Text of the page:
Now, will you please excuse me, as I have a rain dance to perform.

Lifetip 5: Climb on the soapbox

This lifetip is based on an idea Rutger Bregman spoke about in one of his podcast episodes, as were the previous four. It is motivated by his conviction that this is a time to be explicit and open about good deeds and ideology. We can go back to humility later. Right now we need to “be good out loud”.

The idea behind this, is that seeing others do good deeds is inspiring and contagious.

Charity & Public goods

There is a whole science behind understanding how and why people decide to do selfless things. Organizations that rely on donations and charity from the public can benefit greatly from these observations when applied to a fundraising campaign.

It has been observed that people’s decision making changes when confronted with different circumstances (such as time pressure or group dynamics). I find all of that super interesting, but it’s not really relevant for the point of this blog post, so I’m going to leave it at that. If you want to know more, this relatively short YouTube vid is a good place to start.

A 2004 Harvard research confirmed the idea behind this lifetip, revealing that seeing others making donations to a a charitable cause makes an individual more likely to do the same. Gentle encouragement from a family member or celebrity can also make a big difference.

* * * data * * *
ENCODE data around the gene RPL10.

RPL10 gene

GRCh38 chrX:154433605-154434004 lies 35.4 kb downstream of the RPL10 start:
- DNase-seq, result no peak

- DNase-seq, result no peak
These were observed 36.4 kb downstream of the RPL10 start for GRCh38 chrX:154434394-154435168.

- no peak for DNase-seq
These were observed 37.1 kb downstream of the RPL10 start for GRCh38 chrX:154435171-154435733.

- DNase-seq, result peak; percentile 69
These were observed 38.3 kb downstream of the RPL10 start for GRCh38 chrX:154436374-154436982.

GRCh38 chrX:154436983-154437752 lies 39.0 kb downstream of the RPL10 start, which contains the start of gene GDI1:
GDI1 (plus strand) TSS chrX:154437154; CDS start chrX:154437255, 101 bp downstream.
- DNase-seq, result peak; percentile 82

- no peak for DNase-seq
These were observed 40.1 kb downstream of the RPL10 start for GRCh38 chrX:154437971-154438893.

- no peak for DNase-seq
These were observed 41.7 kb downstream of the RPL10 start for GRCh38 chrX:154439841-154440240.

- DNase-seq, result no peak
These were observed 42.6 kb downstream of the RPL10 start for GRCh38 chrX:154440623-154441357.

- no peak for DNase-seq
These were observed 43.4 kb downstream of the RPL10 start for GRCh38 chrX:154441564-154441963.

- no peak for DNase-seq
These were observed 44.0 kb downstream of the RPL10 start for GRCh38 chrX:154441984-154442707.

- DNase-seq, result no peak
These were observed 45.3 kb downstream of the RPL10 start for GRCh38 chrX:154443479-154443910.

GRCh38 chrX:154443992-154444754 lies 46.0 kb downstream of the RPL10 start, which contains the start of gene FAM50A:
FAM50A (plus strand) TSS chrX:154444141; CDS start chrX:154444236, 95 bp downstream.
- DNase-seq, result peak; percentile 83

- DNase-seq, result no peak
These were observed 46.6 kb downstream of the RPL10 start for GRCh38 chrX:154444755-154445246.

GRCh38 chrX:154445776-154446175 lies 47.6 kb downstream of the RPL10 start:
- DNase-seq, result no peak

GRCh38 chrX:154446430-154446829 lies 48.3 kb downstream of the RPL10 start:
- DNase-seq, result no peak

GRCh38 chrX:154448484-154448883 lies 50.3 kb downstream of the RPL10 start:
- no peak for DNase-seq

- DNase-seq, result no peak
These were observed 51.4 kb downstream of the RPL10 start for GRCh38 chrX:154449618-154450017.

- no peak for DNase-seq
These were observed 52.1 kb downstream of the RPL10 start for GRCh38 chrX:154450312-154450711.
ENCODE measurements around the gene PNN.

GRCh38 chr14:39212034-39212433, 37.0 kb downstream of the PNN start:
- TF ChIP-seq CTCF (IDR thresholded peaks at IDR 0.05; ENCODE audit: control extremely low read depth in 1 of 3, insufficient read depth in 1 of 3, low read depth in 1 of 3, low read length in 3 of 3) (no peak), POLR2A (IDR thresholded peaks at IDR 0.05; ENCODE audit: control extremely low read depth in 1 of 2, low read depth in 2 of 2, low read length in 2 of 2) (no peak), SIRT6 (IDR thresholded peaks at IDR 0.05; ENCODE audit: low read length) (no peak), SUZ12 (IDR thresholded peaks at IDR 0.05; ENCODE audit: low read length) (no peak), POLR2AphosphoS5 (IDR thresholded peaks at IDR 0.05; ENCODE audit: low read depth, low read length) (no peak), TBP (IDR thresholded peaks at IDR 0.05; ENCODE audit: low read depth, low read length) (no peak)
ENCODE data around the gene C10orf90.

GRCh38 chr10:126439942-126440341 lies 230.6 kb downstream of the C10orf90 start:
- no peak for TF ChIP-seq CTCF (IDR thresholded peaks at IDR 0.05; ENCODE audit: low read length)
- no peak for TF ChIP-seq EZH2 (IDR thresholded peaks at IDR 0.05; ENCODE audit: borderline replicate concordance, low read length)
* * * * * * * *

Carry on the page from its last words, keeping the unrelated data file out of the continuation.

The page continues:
Just be nice

An organization in the Netherlands that has put this message to the test is called SIRE. It’s sole mission is to make us better people through commercials and posters since 1967.

In 2019 it launched a campaign revolving around the hashtag “doeslief”. That word is a contraction of “doe eens lief”, which is basically the Dutch way of saying “just be nice”.

The videos and posters from this campaign showed statistics of unkindness, followed by nothing more than #doeslief (#Justbenice).

The image above shows three posters from the SIRE campaign #Doeslief, stating:

  • “146.571 vulgar tweets were sent in 2018 referencing cancer”
  • “Every year 8% of all public transport employees gets spat on”
  • “Cash register employee Myriam will be ignored by 30% of all customers today”

The campaign made many people chuckle at the time, but there’s no denying the phrase “Doeslief” did catch on. People say it to each other when they see a good deed being done or when there is need for one.

A follow up hashtag is now being used on social media, when an every day hero gets a shout out: #daslief. In correct Dutch that would be written as “Dat is lief”, meaning “That is nice”.

Claim the spotlight

So, don’t wait any longer. Claim your place in the spotlight.

Did you save a duckling from being run over? Tweet it!

Did you throw somebody else’s litter in the trashcan? Tell a colleague!

Did you wash your elderly neighbor’s windows? Take a pic and share it!

There is that danger of becoming an annoying and presumptious smartass. Just remind yourself that staying quiet and modest would mean the only ones talking would be the Drumpfs of this world.

So be nice, be generous, be a hero. And be explicit about it. #Daslief